The trip to Battle Harbour takes a little over an hour, and when you get there you can see Belle Isle out in the strait. As the boat draws near the dock the village draws you in and invites you to walk it’s grassy paths. The buildings are old and authentic, and finely restored. A number of life sized black and white photographs of the fishermen and women who inhabited the island watch you from the dock. Their faces are rugged and full of life - people you would like to get to know.

A woman who works for the trust greets the boat, and there are men and boys to take the luggage of the people who are staying overnight on the island. They have a number of accommodations that make modern use of the restored old buildings. We opted for lunch and had a good family style meal in the dining room over the General Store. It gave us the opportunity to talk to our boat mates and learn a little about them. One group had a common interest in mushrooms and was there for some sort of meeting having to do with fungi.

After lunch we met for a guided tour. The tour guide was a fifth generation islander named Cyril, and we were so fortunate to have a man who knew the island and it’s history so intimately. He was soft spoken and had a kindly manner, but he told the story of the island with painful honesty. He told of a hard life wringing livelihood from the sea, and of brutally hard winters when the ‘glitter rain’ would cover the island with ice and islanders had to wear ‘creepers’ just to get around. Firewood and drinking water had to be imported, and when the ice was in supplies often ran short.

He talked of the company store, and of the island’s unique credit system that used no cash. He talked of how the company set the prices of everything, of the fish they bought and of the supplies they sold the fishermen, and he talked of how the system was rigged so the best you could hope for was to break even. He said without the free wild game they could not have survived, and he talked of the winter Harp seal hunts and of all the uses they made of the kill.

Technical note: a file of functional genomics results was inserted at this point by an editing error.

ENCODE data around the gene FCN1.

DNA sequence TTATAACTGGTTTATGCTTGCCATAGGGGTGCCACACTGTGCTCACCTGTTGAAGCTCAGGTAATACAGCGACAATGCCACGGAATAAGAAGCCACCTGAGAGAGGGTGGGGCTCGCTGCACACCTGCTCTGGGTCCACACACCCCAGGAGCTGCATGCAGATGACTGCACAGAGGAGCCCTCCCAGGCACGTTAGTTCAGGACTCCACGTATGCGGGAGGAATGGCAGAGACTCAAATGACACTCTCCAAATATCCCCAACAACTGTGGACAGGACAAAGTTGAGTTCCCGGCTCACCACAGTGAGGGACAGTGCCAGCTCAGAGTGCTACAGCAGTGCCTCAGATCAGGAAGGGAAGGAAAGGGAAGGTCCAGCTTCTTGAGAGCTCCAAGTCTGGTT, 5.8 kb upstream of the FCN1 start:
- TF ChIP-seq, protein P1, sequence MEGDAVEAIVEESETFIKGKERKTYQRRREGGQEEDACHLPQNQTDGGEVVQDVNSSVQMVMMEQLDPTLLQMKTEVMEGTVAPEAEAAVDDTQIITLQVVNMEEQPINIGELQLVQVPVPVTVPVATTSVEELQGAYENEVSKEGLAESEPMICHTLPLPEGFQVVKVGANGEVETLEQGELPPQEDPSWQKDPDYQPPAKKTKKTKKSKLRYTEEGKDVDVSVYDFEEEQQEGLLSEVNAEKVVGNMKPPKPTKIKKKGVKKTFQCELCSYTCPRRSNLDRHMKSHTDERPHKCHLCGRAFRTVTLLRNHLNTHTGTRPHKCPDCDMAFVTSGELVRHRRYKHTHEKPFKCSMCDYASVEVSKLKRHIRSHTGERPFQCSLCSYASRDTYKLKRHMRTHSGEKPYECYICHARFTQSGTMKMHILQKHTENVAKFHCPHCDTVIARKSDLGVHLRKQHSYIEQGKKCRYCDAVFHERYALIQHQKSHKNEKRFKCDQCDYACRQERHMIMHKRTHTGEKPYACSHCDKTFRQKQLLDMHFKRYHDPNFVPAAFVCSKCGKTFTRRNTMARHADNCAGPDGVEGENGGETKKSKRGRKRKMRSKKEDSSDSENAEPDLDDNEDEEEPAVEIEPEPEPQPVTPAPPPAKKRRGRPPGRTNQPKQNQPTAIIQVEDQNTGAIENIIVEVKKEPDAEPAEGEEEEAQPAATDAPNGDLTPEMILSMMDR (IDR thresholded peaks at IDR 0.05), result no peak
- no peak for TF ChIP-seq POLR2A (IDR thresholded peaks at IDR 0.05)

Cyril took us into building after building, and his history of each made you feel as though you’d been there. In the salt storehouse we touched the pillars and beams still wet with pickling, even though the salt has been gone for years. Outside he showed us the platform where the fish was dried after it was salted. He said the hardest job of all was drying the fish. They needed at least four dry and windy days, something that no one could count on in this climate.

In all Cyril’s reminiscence there was never a tone of bitterness or complaint. There was dignity in his acceptance of hardship, and we found ourselves listening carefully and not wanting to miss a word he said. We thanked him and said, ‘goodbye’ and then paid our bill and boarded the boat.

On the trip back we looked for the Orcas but there were none to be seen. On the way a man came up and told me he’d picked us a pound of bakeapples on the island. His name is Amber and he’s a retired fisherman who lives in the Mary’s Harbour Senior Center. He pointed out the village where he’d lived. It was a small collection of white buildings on a distant shore, and as we looked toward it we could see a rainbow over it.

Ashore we transferred the fruits of Amber’s labor to our own containers, and we thanked him for his kindness. The last we saw of him he was trudging up the hill toward the Senior Center with a token of our gratitude. We said ‘goodbye’ to Diane and Lloyd, and then headed up the bumpy road to Port Hope Simpson.

The 34 mile drive took an hour and a half and it was nearly dark when we got there and found the little RV park on the shore of the inlet. It was overgrown with weeds and there was only one other occupant. The woman said they’ve had it for five years but no one ever comes there to stay. We told her it might be the road. :-)

We took some pictures and settled in for a quite night with some sprinkles on the roof. Tomorrow is the big day, and the thought of driving 125 miles on a dirt road through a wilderness has us both a little apprehensive. But that is something we will deal with tomorrow.

Entry Rating:     Why ratings?
Please Rate:  
Thank you for voting!
Share |